“On the blue summer evenings, I will go along the paths,
And walk over the short grass, as I am pricked by the wheat:
Daydreaming I will feel the coolness on my feet.
I will let the wind bathe my bare head.”
I had a lost childhood with a father who did not care, a mother in psychiatric treatment, and disabled siblings. I remember that my father spoke to me only to convey his restrictions and temper tantrums, which were a blend of physical and psychological violence. My mother had given in to the life in which she was suppressed and took part in my life by bullying me as a means to take revenge for her suppression. As I started school, the dress codes were transferred to me too. I used to dress however I liked when I lived with my grandfather, but when my father came, my clothes would be checked, and then I was brought to his ‘presence.’ My mother, who was usually comfortable about the hijab, would panic when she saw him and didn’t know what to wear. She, too, was forced to get in the hijab, was prevented from accessing education, and endured violence by my father. The pressure I went through in my early adolescence had nothing to do with religious rules. My father was a person who took an active part in Turkish nationalist ideology; he occasionally consumed alcohol as well. He would always complain that I wasn’t a boy; he would teach me about military qualities. This was the only communication we had. I would imitate men so that he would love me; I would talk about my desire to kill, my knowledge about weapons. I took the concept of a creator from my grandmother and adopted it.
I first heard about Yunus Emre, anecdotes, and the story of creation from her. I loved the creator, and I would talk to them all the time; I would complain to them about the injustices in the world. When I entered puberty, the period in which I was going to decide which high school to go to was near. My father had laid down many conditions for my attendance at the high school, like going to the school in my neighborhood, not wearing skirts, Internet restrictions, etc. Since my grades were very good, I transferred to another high school on my own. This transfer coincides with the time my father met a cult…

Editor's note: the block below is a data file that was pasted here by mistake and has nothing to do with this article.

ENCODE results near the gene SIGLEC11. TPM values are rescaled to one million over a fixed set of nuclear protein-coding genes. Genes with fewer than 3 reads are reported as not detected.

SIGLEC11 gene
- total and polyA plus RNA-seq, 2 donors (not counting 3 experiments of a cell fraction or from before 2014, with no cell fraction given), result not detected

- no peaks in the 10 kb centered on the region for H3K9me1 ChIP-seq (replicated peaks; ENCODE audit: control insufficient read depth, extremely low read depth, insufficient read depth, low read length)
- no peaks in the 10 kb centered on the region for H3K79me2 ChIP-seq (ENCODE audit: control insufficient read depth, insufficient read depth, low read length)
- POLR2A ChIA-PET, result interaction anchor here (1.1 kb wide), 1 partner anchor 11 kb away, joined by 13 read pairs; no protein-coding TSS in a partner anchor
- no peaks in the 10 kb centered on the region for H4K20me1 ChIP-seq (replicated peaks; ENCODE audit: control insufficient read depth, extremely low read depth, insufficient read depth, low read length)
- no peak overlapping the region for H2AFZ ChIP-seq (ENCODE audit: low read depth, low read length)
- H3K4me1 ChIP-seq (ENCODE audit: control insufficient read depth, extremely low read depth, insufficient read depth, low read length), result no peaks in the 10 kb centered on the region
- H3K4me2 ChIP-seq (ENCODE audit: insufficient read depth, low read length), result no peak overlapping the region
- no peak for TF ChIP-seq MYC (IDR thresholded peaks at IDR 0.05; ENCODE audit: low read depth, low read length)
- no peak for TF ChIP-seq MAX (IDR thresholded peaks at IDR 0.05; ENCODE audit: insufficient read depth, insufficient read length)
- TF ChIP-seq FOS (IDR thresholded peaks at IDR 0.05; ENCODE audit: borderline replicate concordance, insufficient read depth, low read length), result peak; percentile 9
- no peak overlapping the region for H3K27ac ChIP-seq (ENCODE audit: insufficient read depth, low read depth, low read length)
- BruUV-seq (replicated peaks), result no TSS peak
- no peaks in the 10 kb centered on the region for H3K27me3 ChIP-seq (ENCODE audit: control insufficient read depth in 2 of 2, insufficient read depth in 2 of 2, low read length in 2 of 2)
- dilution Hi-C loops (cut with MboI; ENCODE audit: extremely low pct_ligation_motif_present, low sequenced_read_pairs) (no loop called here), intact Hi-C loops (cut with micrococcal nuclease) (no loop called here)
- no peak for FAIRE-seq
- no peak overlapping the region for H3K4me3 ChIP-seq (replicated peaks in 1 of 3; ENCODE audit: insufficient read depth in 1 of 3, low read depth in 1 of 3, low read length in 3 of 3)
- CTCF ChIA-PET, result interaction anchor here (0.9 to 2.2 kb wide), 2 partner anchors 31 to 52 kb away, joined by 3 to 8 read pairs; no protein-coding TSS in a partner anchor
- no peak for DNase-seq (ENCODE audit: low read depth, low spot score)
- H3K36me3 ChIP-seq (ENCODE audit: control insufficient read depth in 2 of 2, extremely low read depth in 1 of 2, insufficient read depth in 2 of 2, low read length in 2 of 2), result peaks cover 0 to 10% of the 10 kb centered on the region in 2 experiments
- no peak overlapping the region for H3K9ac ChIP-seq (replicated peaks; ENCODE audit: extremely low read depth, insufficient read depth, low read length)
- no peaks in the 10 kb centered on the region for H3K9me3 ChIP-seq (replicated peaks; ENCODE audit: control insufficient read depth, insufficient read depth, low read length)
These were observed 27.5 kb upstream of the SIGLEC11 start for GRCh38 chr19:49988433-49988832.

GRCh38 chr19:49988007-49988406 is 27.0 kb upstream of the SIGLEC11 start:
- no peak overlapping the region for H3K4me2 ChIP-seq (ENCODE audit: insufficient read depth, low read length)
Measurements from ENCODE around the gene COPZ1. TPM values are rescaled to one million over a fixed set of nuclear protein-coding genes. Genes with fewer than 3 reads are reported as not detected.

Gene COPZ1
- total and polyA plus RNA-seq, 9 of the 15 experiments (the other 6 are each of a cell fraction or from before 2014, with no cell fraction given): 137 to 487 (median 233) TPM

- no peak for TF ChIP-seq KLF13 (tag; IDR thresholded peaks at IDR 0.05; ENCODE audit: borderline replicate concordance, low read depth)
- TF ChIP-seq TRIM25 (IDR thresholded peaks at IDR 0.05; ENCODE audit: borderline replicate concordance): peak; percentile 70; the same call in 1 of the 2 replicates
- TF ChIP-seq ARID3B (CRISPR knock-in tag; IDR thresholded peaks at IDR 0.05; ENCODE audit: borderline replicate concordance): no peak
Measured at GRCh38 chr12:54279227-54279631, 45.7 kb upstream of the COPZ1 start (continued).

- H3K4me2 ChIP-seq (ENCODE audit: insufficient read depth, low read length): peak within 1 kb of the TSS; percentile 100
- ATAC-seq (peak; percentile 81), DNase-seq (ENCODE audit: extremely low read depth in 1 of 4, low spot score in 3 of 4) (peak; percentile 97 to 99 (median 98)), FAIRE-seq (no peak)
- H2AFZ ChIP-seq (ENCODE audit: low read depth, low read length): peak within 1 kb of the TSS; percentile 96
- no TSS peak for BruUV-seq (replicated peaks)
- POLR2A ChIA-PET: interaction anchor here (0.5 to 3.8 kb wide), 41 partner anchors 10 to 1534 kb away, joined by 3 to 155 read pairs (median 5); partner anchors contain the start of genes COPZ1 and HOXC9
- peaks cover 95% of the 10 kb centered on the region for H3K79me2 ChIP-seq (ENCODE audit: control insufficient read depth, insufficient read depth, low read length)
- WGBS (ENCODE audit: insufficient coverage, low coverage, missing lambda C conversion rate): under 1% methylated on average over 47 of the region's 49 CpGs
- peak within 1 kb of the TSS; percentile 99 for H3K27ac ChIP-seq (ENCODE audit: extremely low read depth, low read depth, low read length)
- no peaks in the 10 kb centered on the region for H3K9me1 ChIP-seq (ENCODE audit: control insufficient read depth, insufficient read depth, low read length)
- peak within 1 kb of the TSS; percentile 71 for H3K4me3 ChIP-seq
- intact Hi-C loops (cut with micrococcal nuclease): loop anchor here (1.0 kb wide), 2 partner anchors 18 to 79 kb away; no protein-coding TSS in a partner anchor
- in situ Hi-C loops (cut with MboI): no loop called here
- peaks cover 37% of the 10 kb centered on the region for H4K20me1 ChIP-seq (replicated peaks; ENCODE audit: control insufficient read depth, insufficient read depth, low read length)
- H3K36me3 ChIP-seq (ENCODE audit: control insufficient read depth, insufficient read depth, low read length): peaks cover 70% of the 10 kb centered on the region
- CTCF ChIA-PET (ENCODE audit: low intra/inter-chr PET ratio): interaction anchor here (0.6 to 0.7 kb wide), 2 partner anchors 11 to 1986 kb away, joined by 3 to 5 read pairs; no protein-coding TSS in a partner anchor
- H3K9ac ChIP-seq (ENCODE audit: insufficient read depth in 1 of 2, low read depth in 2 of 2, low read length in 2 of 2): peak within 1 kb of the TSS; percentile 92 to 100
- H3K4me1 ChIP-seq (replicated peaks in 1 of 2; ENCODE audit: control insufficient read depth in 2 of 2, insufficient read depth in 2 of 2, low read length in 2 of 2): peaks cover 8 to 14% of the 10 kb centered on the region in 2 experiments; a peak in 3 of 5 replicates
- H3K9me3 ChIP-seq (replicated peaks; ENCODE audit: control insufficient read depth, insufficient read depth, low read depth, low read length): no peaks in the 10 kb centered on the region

My father quickly began to attend talks, and his social circle had changed. He wanted me to stay at a religious dorm so that I could continue my high school education. A few close friends were staying there too, so I didn’t mind. I left the house hastily; I didn’t have any idea about what kind of a world I was going into. There were mostly the children of fundamentalists in the dormitories I stayed in. There wasn’t any respect for private space. Our wardrobes would be meddled with; stuff like make-up would be taken to the supervisor’s room. In the evenings, these things would be spilled in the middle of the conference room like garbage, and we would be condemned. In the whole dormitories, my two roommates and I were the only people who weren’t in the hijab. I remember that I was scolded in front of everyone just because I went down to get dinner in capri shorts. We would get up earlier than others, leave in secret so that no one would see that we wore mascara. It bothered the supervisor women that I drew; they would come up to and get angry at me, asking, “Can you bring them to life?” Students wouldn’t accept us in their groups; they would emphasize our ‘irreligiousness’ whenever possible.
Meanwhile, the situation at home had changed as well. My mother was wearing only black because my father wanted so, and she was acting more hostile towards me than usual. My father wouldn’t look at my face; he was trying to destroy my self-respect and self-love by insulting my looks (especially my hair). The situation in my friends’ families was not different. They got in the hijab one by one, they were unhappy, and they were cold towards me. Now I was completely alone.